- Child Protection Procedures/ Information Sharing Agreement
- CSCB Child Protection Partnership Practice Framework
- Early Help & Thresholds Documents
- Reflective Safeguarding Supervision Standards – Supporting safe practice, enabling critical awareness and taking care of the safeguarding children workforce in Croydon
- CSCP Escalation and Resolution Policy – responding to professional disagreement in safeguarding children cases
- CLIP – Croydon Local Intelligence Programme
- CSCB Joint Working Practice Guidance
- Domestic Abuse
- Pre-Birth Assessment
- Female Genital Mutilation (FGM)
- Private Fostering
- Licensing Applications
- What Should Parents Expect?
Child Protection Procedures/ Information Sharing Agreement
The CSCB follows the London Child Protection Procedures and related supplementary procedures. Other key documents:
The CSCB through the Independent Chairperson, Board Manager and delegated partner officers ensures we are represented on all relevant work streams of the London Safeguarding Children Board which coordinates work across all 32 London boroughs.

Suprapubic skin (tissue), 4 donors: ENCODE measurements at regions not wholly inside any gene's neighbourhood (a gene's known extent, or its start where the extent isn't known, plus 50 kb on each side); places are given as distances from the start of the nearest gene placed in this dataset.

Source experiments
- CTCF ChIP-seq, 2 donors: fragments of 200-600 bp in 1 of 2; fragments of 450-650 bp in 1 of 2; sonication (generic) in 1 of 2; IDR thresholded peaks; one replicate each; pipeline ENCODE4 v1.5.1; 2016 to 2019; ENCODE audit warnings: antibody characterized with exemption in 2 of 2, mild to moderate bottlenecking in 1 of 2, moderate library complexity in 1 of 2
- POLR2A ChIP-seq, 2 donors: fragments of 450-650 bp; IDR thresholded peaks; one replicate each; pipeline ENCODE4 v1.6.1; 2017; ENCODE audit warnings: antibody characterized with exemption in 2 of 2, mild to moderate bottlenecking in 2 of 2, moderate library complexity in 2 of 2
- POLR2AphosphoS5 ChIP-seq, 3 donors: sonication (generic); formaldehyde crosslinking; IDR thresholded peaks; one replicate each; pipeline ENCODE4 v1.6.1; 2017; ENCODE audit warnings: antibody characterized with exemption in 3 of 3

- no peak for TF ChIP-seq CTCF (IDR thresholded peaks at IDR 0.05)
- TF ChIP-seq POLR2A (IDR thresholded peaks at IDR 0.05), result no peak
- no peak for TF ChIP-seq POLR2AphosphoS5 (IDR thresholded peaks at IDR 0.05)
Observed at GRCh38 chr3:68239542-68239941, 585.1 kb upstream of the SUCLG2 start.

CSCB Child Protection Partnership Practice Framework
The CSCB Child Protection Partnership Practice Framework was developed with a range of front line safeguarding leads and managers.
The purpose of this framework is to help promote and maintain a set of core principles, standards and behaviours when working within the child protection systems in Croydon.
You can download the framework and include it in your own agency safeguarding policies.
Early Help & Thresholds Documents
Effective Early Help relies upon local agencies working to provide targeted early help services for children and their families. Local authorities have a responsibility under Section 10 of the Children Act 2004 to provide inter agency cooperation to improve the welfare of children.
The provision of early help forms part of a continuum of help and support to respond to the different levels of need experienced by children and their families. The Pan London Thresholds Guidance sets out the criteria for when a case should be referred to children’s social care for assessment and for statutory services. (see below)
The Croydon Partnership Early Help Network Delivery Plan is the current version of the Early Help Strategy, recognising the move from a set of ambitions to a visible transformation programme for early help, delivered by a network of providers in our localities. (see below)